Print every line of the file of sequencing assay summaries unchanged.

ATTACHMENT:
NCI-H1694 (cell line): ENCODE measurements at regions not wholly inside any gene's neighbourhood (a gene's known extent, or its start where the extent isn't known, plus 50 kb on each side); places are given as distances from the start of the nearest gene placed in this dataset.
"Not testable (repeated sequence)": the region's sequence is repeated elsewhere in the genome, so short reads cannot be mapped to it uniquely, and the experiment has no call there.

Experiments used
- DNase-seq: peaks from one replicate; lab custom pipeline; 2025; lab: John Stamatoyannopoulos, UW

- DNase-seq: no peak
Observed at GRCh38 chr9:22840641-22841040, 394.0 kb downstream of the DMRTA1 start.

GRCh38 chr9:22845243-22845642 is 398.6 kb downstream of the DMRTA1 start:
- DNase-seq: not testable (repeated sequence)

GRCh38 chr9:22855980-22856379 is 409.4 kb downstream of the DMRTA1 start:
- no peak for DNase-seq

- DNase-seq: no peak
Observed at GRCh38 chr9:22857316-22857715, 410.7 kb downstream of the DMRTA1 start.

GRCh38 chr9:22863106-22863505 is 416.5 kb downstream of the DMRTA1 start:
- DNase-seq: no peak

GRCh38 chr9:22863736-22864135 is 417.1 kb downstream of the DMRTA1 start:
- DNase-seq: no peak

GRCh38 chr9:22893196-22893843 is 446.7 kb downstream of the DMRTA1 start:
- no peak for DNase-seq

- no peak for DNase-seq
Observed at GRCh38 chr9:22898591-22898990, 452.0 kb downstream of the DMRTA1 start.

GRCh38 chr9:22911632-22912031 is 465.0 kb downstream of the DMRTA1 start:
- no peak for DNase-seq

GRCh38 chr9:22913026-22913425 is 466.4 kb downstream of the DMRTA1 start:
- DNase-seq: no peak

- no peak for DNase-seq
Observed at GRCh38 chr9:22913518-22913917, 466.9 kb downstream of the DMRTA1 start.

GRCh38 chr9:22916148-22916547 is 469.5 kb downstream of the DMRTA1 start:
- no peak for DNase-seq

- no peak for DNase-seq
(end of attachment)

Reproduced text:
NCI-H1694 (cell line): ENCODE measurements at regions not wholly inside any gene's neighbourhood (a gene's known extent, or its start where the extent isn't known, plus 50 kb on each side); places are given as distances from the start of the nearest gene placed in this dataset.
"Not testable (repeated sequence)": the region's sequence is repeated elsewhere in the genome, so short reads cannot be mapped to it uniquely, and the experiment has no call there.

Experiments used
- DNase-seq: peaks from one replicate; lab custom pipeline; 2025; lab: John Stamatoyannopoulos, UW

- DNase-seq: no peak
Observed at GRCh38 chr9:22840641-22841040, 394.0 kb downstream of the DMRTA1 start.

GRCh38 chr9:22845243-22845642 is 398.6 kb downstream of the DMRTA1 start:
- DNase-seq: not testable (repeated sequence)

GRCh38 chr9:22855980-22856379 is 409.4 kb downstream of the DMRTA1 start:
- no peak for DNase-seq

- DNase-seq: no peak
Observed at GRCh38 chr9:22857316-22857715, 410.7 kb downstream of the DMRTA1 start.

GRCh38 chr9:22863106-22863505 is 416.5 kb downstream of the DMRTA1 start:
- DNase-seq: no peak

GRCh38 chr9:22863736-22864135 is 417.1 kb downstream of the DMRTA1 start:
- DNase-seq: no peak

GRCh38 chr9:22893196-22893843 is 446.7 kb downstream of the DMRTA1 start:
- no peak for DNase-seq

- no peak for DNase-seq
Observed at GRCh38 chr9:22898591-22898990, 452.0 kb downstream of the DMRTA1 start.

GRCh38 chr9:22911632-22912031 is 465.0 kb downstream of the DMRTA1 start:
- no peak for DNase-seq

GRCh38 chr9:22913026-22913425 is 466.4 kb downstream of the DMRTA1 start:
- DNase-seq: no peak

- no peak for DNase-seq
Observed at GRCh38 chr9:22913518-22913917, 466.9 kb downstream of the DMRTA1 start.

GRCh38 chr9:22916148-22916547 is 469.5 kb downstream of the DMRTA1 start:
- no peak for DNase-seq

- no peak for DNase-seq